Blucher took the radical step of considering Jesus as a "philosopher", shorn of religious content, who had "something absolutely new and amazing to say". This will sound strange to many ears, but why might it not be so? Centuries of distortion and usurpation of the message of Jesus and the development of Christian religion - of which there was no such thing when Jesus walked the sand of Palestine — might have clouded it and made many react instinctively against the idea of religion and the ideas underpinning it as anything but pernicious. But the message of Jesus has clearly had widespread appeal and has been instrumental in the development of the western world. His message about the importance of forgiveness in human life was as revolutionary as it was long-lasting.
The Catholic tradition of confession does not, if I may be so bold, find any support in the New Testament. The epistle James says: "Confess your faults one to another, and pray one for another, that ye may be healed." The crucial part here is "to one another"; and it was the particular power of forgiveness in human relations that Jesus discovered. Jesus does not say that only God can forgive sins — which is what the pharisees say - but rather stresses the necessity of forgiveness between people. For instance, he says at Luke 5:24 that "the Son of man hath the power upon earth to forgive sins", where "son of man" has the meaning of people in general (in Hebrew this phrase is "son of Adam"). And Christians pray to God to "forgive us our trespasses, as we forgive those who trespass against us".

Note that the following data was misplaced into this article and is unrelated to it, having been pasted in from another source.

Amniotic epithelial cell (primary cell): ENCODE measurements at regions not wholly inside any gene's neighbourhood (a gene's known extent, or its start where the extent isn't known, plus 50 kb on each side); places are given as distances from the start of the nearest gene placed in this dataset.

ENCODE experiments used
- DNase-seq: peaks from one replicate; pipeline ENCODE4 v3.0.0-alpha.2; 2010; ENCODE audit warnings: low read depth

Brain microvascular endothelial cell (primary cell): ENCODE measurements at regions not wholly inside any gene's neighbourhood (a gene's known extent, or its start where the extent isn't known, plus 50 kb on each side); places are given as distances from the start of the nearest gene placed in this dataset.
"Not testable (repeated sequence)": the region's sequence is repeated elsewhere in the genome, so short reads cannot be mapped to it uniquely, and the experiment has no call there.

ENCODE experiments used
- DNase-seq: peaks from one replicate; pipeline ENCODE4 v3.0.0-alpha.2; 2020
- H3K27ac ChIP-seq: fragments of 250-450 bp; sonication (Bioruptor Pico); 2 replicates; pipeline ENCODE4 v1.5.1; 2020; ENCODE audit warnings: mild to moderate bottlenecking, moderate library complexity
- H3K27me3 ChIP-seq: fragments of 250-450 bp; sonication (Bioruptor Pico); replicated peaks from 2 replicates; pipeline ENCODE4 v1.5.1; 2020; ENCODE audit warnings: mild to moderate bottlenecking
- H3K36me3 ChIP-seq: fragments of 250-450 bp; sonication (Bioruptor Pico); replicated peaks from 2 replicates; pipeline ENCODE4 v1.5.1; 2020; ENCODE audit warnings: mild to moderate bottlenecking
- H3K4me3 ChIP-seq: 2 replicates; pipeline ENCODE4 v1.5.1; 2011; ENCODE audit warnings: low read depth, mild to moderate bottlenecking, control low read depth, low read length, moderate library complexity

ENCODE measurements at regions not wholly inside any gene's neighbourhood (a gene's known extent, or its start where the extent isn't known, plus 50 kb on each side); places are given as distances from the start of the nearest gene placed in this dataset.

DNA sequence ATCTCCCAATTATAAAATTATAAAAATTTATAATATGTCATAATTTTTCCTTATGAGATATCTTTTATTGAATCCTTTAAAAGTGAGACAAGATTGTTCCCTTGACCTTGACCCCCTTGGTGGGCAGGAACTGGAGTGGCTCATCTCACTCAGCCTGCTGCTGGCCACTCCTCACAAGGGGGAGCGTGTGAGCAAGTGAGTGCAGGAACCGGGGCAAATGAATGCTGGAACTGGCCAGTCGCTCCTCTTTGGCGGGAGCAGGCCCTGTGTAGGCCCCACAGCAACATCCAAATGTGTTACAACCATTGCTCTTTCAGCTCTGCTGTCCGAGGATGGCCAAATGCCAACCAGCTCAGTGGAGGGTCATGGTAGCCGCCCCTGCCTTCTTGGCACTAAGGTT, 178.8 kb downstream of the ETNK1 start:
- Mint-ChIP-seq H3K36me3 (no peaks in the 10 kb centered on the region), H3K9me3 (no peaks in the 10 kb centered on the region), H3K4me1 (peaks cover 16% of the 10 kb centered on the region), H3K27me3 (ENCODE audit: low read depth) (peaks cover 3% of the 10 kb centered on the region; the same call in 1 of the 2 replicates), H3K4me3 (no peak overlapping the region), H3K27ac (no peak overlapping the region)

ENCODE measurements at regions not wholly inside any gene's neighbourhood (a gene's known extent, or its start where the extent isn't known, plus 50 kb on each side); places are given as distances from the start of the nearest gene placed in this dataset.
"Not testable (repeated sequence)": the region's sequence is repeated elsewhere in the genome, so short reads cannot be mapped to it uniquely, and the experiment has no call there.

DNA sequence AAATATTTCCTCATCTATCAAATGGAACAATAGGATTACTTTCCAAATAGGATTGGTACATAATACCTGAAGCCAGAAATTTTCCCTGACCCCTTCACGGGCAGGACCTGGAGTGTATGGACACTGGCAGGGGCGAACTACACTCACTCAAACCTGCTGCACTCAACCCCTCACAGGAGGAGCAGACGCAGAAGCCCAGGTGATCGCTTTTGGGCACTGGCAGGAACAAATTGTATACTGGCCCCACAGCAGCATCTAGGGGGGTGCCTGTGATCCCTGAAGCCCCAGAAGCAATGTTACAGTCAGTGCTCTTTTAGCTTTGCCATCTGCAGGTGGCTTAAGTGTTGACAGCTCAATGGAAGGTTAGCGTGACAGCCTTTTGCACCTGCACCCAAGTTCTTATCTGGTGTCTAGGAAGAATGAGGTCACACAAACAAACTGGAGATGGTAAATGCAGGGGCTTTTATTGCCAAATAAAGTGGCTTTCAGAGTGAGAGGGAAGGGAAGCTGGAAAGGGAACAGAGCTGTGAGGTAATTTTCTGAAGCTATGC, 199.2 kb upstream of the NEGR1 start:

This is one of the ways that the teachings of Jesus can be seen as promoting the protection of human dignity and freedom; it is what makes him the great philosopher of forgiveness. When Jesus is being crucified, he says "forgive them Lord, for they know not what they do". We usually do not know what we do in life in general; we can never predict the consequences of our actions and how they might affect others. And without forgiveness this unpredictability which is inherent in life would quickly get out of control.